Tag Archive for Morley v. CIA

After 15 years, my day in court with Ruth Bader Ginsburg and the CIA

Barrett Prettyman Courthouse

Home of Morley v. CIA.

When I sued the CIA for certain JFK assassination files in December 2003, I knew any litigation under the Freedom of Information Act (FOIA) was sure to take a long time.

It sure has. Read more

Q. ‘Can I come to hear the oral arguments in Morley v. CIA?’

A. Yes. The hearing will take place at Monday, March 19 at  9:30 am in Courtroom 31 on the 5th floor of the E. Barrett Prettyman Courthouse, located at 333 Constitution Avenue NW in Washington, DC.

[Update: You can listen to the oral arguments by clicking here.]

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What is Morley v. CIA?

Morley v. CIA is a Freedom of Information Act lawsuit, filed by journalist Jefferson Morley, seeking certain JFK assassination related records generated by a CIA undercover officer named George Joannides

Here’s some press coverage of the case.

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CIA to argue JFK lawsuit disclosures have no ‘public benefit’

Barrett Prettyman Courthouse

Washington DC courthouse where federal judges will hear oral arguments about the CIA’s JFK records.

On Monday March 19, a three-judge federal appellate court in Washington, D.C. will hear oral arguments about the “public benefit” of disclosure of CIA files related to the assassination of President Kennedy.

With the release of the last of the U.S. government’s JFK assassination files set for April 26, 2018, the judges have to pass judgement on a still-timely question: is there any public benefit from learning more about the events of November 1963? Read more

Crux of the JFK issue: conspiracy or gross negligence?

 Jacob writes:
“If I interpret your March 5 post correctly, it seems that you have ultimately decided that Oswald did it, either alone or in concert with one or more people, and that the CIA, at worst, was guilty of gross negligence in preventing Oswald (alone or with others) from committing the assassination.”

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Federal judges to hear JFK files case on March 19

On Monday morning March 19 my attorneys Jim Lesar and Dan Alcorn and I will appear at the Barrett Prettyman federal courthouse in Washington to make oral arguments in my long-running lawsuit, Morley v. CIA. Read more

A medal for stonewalling: one JFK secret the CIA plans to keep

Joannides medal

Retired CIA officer George Joannides (left) received the Career Intelligence Medal in 1981, two years after misleading House investigators about what he knew about Lee Oswald. (Photo credit: CIA)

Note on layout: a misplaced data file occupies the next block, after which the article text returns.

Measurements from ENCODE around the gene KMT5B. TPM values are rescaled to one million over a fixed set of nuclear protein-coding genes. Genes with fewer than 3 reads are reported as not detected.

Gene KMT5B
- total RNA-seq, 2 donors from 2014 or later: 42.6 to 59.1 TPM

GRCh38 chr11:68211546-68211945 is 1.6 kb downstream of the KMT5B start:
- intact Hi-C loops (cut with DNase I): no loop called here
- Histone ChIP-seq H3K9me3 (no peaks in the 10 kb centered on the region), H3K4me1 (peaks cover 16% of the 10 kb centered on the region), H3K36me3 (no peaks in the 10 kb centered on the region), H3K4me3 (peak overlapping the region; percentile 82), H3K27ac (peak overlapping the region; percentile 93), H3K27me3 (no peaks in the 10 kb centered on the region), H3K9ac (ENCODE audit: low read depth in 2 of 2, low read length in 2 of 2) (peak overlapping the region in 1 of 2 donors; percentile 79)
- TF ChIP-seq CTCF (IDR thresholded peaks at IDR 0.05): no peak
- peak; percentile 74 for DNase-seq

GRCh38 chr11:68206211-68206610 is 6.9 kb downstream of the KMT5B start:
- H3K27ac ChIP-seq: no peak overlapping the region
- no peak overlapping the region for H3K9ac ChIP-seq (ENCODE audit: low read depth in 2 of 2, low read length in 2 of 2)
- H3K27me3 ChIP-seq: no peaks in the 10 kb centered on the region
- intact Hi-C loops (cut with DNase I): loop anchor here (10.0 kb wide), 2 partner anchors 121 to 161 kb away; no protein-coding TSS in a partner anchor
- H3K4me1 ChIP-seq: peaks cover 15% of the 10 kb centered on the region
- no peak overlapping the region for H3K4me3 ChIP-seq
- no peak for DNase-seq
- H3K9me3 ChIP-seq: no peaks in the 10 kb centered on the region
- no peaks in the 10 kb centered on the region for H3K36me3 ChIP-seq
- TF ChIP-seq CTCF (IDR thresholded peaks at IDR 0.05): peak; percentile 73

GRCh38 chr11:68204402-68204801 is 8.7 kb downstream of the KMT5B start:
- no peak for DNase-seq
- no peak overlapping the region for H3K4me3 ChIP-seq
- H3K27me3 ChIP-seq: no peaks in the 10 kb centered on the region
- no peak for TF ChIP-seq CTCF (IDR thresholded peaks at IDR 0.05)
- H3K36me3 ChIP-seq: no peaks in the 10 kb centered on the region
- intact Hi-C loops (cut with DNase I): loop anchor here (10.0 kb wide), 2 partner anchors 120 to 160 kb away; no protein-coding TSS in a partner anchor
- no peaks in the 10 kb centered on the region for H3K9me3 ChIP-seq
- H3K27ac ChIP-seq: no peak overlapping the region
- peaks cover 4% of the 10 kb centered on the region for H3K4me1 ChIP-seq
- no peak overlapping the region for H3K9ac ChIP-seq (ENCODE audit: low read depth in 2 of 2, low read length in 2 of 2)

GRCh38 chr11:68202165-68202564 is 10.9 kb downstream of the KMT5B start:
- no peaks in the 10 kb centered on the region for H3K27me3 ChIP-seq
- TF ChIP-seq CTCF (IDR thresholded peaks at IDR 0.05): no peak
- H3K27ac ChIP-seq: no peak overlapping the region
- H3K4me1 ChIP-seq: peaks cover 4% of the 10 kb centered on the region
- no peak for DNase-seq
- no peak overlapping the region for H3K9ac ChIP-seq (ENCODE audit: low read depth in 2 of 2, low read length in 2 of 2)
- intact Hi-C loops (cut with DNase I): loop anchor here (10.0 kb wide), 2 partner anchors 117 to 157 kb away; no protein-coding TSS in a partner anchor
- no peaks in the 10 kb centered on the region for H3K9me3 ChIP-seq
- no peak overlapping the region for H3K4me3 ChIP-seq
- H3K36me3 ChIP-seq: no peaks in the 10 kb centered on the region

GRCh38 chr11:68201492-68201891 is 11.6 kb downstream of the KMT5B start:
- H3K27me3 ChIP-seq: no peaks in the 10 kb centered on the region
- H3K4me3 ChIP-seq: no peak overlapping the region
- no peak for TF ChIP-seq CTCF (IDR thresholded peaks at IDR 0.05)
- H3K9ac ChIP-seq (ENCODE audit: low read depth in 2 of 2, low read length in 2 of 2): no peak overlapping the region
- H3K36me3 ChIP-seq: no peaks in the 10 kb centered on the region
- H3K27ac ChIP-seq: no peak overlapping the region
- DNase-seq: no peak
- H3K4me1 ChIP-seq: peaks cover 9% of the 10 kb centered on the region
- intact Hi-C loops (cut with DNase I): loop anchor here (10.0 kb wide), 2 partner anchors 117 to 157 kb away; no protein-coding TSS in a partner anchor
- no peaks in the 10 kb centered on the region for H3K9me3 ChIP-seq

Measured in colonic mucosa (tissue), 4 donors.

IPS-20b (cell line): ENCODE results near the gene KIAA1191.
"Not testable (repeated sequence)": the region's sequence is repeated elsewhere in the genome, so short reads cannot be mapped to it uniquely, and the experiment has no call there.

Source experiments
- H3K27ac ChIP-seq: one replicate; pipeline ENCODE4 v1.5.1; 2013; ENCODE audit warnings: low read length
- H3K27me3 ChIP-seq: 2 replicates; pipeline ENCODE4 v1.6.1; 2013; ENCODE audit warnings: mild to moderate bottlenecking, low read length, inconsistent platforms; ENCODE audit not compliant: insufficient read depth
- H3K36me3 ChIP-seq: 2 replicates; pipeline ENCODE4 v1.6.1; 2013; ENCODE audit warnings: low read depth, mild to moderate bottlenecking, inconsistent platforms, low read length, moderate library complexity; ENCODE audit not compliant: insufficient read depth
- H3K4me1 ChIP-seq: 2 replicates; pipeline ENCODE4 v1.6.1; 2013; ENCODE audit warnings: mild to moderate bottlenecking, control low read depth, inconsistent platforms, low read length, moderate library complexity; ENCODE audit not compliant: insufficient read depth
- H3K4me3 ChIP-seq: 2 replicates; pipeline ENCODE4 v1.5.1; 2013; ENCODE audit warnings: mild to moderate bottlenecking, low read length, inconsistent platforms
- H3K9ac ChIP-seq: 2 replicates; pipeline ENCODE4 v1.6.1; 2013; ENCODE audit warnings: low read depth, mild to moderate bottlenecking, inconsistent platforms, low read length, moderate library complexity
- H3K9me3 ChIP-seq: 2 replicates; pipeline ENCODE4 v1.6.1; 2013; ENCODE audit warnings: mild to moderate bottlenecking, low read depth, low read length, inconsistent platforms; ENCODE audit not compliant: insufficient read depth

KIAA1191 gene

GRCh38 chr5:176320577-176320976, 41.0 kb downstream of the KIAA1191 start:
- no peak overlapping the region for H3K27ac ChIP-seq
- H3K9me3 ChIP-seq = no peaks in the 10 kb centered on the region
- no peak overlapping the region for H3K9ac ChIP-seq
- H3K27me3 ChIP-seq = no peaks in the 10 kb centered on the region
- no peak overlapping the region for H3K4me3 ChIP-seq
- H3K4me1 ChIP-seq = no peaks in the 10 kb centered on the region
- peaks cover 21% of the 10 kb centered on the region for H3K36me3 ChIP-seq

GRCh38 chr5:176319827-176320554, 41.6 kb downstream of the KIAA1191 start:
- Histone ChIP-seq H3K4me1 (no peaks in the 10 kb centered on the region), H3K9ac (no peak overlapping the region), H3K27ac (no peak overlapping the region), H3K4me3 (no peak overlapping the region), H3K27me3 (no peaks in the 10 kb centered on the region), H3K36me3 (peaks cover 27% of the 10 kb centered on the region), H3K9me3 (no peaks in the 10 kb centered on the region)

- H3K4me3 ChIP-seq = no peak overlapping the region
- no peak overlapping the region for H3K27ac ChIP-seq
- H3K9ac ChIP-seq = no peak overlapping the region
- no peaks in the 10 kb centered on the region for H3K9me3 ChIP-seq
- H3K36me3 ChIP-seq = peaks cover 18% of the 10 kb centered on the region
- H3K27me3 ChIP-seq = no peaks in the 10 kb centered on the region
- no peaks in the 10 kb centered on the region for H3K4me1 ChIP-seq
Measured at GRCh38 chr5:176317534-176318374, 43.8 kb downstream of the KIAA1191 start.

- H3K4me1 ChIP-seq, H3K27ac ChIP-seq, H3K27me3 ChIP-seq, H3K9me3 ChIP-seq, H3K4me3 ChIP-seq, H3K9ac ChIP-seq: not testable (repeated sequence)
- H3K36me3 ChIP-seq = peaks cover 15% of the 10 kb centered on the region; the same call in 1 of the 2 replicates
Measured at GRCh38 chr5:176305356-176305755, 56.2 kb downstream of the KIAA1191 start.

One of the most important documents uncovered by my lawsuit Morley v. CIA  is this photograph showing the previously unknown fact that CIA officer George Joannides received a medal after stonewalling JFK investigators about his assassination-related actions in 1963 and 1978.

I’ll talking about this photographs in oral arguments before a federal appellate court in Washington on March 19.

Along with the photo, the CIA was forced to disclose the citation on the Career Intelligence Medal, which commended Joannides for his performance in “diverse assignments of increasing responsibility at Headquarters, the domestic field, and overseas.” Read more

I’ll be in federal court on March 19 talking about key missing JFK files

Barrett Prettyman Courthouse

Where federal judges will hear oral arguments about CIA JFK files.

On Monday morning March 19  my attorneys Jim Lesar and Dan Alcorn and I will appear at the Barrett Prettyman federal courthouse in Washington for oral arguments in my long-running lawsuit, Morley v. CIA.

The issue before the three-judge panel: has there been a “public benefit” from the lawsuit’s disclosure of long-secret documents about deceased CIA officer George Joannides? Read more

Exclusive: JFK investigator on how CIA stonewalled Congress

Dan Hardway

Dan Hardway

In a new sworn declaration filed in federal court, former JFK investigator Dan Hardway tells the story of how the CIA stonewalled him and other investigators for the House Select Committee of Assassinations in 1978.

Hardway’s first-person story is the most vivid and powerful account of how the CIA obstructed Congress’s attempt to investigate JFK’s assassination in 1978 since Gaeton Fonzi’s book, The Last Investigation. Hardway adds new detail to the story Fonzi told by detailing the obstructionist tactics of George Joannides that he personally experienced.